Cherokee casino hits earning milestone
Harrah’s Cherokee Casino and Resort’s bottom line is improving steadily each year as the nation continues to recover from the recession and as the casino expands its offerings.
The secret to success was two-fold. A multi-year $633 million expansion elevated the casino to a destination resort. And the recent addition of table games with live dealers, such as blackjack, poker and roulette is drawing new clientele. Previously, the casino only had electronic gambling.
Although revenues at the tribally owned casino rose substantially the second half of 2012 after table games were added, the increase was mitigated somewhat by the initial cost of setting up its table games operation. Harrah’s hired and trained 500 new employees and purchased the equipment needed for the table games themselves.
“Financially, we have done well with table games, but the expense was high,” said Lumpy Lambert, a general manager at Harrah’s.
Half of the casino’s profits are paid out in dividends twice a year to tribal members. The other half goes to the Eastern Band of Cherokee Indians to fund tribal operations and programs.
Last year, dividends were around $7,700 for each of the tribe’s 15,000 enrolled members.
That amount will go up thanks to table games coming on line, but due to start-up costs, the increase will seem more modest at first, Lambert said.
Tribal members will get the first of two dividend checks for the year on June 3 — $4,023 (before taxes) compared to $3,785 last June.
“It may not seem as dramatic as everybody wants,” said Tribal Council member Bo Taylor of Big Cove. But, Taylor pointed out, the amount is up 6 percent from the previous June.
The tribe is anticipating a more considerable increase during the second half of the year from the table games.
“We are looking at a pretty good increase, double digit increases,” said Adele Jacobs-Madden, director of finance at Harrah’s.
Casino profits declined when the recession hit and Americans cut back on leisure spending and travel. If the financial prediction holds true, casino earnings in 2013 will finally return to pre-recession levels — plus some.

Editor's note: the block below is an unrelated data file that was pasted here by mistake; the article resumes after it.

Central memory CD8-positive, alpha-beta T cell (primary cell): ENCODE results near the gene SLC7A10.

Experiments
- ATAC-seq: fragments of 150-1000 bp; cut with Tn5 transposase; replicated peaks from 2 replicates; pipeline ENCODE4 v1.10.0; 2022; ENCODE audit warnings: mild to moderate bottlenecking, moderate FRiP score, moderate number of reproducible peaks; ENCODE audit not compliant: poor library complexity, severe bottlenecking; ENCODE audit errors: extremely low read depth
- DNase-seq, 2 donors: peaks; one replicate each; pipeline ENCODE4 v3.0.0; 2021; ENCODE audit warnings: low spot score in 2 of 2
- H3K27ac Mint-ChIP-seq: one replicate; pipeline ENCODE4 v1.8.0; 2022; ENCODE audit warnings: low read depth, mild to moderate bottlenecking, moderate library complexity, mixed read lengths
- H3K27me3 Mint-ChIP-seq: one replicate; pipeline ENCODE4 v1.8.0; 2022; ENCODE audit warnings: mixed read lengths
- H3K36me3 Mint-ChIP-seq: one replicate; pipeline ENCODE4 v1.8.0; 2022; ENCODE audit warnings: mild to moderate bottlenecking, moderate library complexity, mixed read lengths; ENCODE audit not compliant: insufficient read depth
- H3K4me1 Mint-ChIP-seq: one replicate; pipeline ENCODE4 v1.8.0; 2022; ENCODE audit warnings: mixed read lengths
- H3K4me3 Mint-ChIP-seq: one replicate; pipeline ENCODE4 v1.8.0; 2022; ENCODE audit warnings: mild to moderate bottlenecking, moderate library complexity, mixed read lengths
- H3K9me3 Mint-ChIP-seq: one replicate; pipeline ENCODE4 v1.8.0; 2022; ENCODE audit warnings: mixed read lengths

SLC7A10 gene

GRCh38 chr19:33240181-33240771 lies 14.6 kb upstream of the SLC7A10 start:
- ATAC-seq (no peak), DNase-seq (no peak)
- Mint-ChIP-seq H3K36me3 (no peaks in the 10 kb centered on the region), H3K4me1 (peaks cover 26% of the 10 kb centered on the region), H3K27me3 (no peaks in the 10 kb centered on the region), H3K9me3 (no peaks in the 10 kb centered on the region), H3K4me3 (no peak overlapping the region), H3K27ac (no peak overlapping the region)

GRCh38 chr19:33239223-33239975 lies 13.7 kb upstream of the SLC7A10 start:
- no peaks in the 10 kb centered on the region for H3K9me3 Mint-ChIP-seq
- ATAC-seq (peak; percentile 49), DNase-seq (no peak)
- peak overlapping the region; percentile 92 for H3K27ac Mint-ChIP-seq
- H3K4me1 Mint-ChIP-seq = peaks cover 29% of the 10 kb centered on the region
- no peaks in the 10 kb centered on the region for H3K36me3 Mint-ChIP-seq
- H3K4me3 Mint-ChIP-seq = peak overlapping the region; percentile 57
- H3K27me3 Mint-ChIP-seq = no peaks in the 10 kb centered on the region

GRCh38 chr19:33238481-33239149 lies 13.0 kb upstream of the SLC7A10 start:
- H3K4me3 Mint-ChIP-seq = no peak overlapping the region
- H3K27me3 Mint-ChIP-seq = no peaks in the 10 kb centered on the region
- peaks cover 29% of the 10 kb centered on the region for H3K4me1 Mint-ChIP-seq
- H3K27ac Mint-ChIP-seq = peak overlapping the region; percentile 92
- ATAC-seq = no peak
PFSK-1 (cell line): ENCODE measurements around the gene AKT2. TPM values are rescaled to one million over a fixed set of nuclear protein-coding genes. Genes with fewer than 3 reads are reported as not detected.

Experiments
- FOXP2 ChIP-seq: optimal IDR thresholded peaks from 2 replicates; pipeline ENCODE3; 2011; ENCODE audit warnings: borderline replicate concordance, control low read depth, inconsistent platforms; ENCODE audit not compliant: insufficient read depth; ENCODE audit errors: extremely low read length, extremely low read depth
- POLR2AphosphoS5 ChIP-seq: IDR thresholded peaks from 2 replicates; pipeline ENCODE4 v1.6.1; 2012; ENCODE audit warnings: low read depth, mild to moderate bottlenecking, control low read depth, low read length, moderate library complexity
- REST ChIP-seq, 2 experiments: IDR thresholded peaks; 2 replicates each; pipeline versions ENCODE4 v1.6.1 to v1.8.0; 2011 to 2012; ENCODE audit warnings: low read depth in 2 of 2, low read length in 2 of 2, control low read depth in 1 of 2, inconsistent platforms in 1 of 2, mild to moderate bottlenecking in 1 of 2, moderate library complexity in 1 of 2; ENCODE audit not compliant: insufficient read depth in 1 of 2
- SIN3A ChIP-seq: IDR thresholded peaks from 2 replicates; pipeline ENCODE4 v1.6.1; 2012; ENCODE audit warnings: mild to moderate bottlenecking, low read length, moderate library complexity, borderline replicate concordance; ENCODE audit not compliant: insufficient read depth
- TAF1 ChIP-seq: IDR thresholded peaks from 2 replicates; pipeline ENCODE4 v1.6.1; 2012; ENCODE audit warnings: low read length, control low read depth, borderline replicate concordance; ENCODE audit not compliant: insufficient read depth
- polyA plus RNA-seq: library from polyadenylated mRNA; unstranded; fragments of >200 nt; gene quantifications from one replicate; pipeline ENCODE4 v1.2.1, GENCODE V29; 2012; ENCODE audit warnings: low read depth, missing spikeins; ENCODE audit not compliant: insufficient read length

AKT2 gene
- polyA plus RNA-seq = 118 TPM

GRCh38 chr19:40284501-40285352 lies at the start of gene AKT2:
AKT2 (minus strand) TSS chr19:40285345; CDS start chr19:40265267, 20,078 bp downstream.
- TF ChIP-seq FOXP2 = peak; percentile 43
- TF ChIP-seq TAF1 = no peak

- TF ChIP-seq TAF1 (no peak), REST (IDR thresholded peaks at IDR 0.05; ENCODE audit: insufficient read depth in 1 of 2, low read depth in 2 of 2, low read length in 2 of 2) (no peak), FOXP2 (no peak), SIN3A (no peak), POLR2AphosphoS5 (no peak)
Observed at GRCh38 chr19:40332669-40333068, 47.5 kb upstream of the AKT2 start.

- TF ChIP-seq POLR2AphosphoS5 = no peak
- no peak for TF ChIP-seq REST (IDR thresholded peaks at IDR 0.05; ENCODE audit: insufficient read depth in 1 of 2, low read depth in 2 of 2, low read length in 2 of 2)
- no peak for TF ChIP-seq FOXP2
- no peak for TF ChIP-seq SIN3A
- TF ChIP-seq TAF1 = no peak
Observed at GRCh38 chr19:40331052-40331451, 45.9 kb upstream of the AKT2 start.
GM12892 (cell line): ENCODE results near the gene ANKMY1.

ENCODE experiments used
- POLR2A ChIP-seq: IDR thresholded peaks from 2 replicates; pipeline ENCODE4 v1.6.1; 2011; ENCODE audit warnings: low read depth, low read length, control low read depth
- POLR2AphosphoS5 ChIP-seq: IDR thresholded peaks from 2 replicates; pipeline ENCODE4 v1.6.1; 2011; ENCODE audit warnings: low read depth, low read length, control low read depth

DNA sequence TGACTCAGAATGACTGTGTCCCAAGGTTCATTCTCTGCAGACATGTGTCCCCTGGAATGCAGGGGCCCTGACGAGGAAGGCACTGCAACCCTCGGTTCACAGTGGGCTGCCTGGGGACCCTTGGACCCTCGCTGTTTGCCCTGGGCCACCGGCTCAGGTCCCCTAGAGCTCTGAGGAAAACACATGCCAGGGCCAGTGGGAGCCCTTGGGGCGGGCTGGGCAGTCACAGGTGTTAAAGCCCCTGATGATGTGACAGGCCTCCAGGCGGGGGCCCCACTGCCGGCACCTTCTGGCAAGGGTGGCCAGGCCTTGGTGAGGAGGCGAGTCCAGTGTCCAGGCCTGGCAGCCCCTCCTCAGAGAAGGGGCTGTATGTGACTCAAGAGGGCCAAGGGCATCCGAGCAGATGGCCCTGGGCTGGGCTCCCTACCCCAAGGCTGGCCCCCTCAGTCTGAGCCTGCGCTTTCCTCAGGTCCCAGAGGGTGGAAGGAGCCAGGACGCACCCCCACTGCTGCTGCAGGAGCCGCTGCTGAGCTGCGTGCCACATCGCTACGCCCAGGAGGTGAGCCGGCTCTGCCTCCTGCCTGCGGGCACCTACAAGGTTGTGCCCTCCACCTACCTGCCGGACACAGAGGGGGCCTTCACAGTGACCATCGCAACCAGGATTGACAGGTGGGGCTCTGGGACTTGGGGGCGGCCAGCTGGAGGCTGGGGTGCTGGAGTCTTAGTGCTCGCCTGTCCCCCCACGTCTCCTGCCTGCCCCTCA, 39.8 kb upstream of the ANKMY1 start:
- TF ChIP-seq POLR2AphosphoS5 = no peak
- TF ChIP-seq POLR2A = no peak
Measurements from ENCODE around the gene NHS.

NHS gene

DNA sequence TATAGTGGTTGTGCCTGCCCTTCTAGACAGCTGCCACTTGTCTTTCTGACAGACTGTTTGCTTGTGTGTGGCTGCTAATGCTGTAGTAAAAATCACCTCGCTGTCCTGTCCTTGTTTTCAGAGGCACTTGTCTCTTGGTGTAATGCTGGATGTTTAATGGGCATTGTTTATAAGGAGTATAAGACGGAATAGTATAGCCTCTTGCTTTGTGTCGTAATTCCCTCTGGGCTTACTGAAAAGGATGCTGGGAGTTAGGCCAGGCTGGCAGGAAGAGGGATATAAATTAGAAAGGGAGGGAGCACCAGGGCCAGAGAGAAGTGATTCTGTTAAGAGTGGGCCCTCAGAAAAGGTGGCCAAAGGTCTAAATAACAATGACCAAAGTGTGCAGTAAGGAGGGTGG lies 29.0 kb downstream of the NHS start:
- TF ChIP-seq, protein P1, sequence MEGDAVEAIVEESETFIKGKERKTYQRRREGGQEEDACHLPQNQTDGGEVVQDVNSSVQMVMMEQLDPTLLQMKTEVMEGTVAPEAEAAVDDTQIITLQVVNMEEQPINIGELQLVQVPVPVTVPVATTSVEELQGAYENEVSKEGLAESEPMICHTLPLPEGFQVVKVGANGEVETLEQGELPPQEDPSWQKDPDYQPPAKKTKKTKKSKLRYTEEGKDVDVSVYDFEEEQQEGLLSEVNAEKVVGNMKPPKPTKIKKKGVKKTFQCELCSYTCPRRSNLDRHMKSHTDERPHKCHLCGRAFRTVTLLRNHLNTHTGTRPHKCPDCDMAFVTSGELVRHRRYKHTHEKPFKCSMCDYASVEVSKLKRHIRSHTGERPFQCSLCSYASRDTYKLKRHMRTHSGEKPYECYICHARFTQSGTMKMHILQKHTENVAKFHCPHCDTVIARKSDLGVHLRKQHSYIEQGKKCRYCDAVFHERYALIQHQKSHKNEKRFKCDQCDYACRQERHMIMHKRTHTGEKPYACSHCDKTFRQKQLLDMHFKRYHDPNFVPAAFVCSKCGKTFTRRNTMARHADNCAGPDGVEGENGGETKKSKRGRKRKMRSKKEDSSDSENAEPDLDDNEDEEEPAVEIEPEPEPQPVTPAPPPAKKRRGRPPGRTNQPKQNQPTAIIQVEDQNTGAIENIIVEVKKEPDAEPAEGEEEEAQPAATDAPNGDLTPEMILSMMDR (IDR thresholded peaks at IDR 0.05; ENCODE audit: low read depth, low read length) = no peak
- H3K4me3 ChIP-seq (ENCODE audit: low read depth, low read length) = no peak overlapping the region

After this year ends, however, the initial bump from table games will start to level off, and the casino will eventually go back to seeing organic growth of 2 to 4 percent a year, Madden said.
The casino dividends tribal members get in June are based on earnings from the second half of last year — and table games hadn’t fully ramped up for most of that period. They launched in August, but weren’t at full tilt at first.
“(We) really didn’t promote the product to make sure we could meet the demand,” Lambert said.
It began its big advertising push, aimed at gamblers within a 150-mile radius, in October.
“We have hit it hard,” Lambert said.
Harrah’s has 124 table games and plans to add 10 or 12 more tables by Memorial Day weekend.
Harrah’s profits declined for three years during the recession, bottoming out in 2010. Since then, they have come back — a rebound no doubt due partly to the economy in general but also partly to the new undertakings at the casino.
Harrah’s gaming revenues increased by 8 percent in 2011, compared to a 11 percent decline in revenue over 2009 and 2010, according to an annual study by an industry trade group that analyzes tribal casino market trends nationwide. The Casino City’s Indian Gaming Industry Report ranked North Carolina fourth out of 28 states for gaming revenue growth rate in 2011 — a big jump from just the year before when it came in 23rd and saw negative growth.
There is no one or two reasons why a casino sees a jump in revenue, while another sees a decline.
“There can be a variety of reasons,” said Alan Meister, author of the industry report and an economist with Nathan Associates.
The report tied an overall national rise in gaming revenue in 2011 to an improving economy, witnessed by increases in gross domestic product, disposable personal income and employment.
And things were only expected to improve in 2012. However, industry-level data for that year is not available yet.
Early performance numbers and anecdotal evidence for 2012 suggested that revenue numbers kept rising as the economy got better, as tribes invested in their casino operations, and as casinos expanded their gaming options.
Adding live table games, for example, can draw a new type of customer, broadening a casino’s revenue base.
“There are some people who really enjoy the social environment and interaction with the dealers at live table games, and you cannot really get that at electronic table games,” Meister said.
Although table game players tend to throw down the most money during a visit, table games are not the biggest payoff for tribally owned casinos.
“Slot machines generally generate the vast majority of gaming revenue at Indian gaming facilities,” Meister said.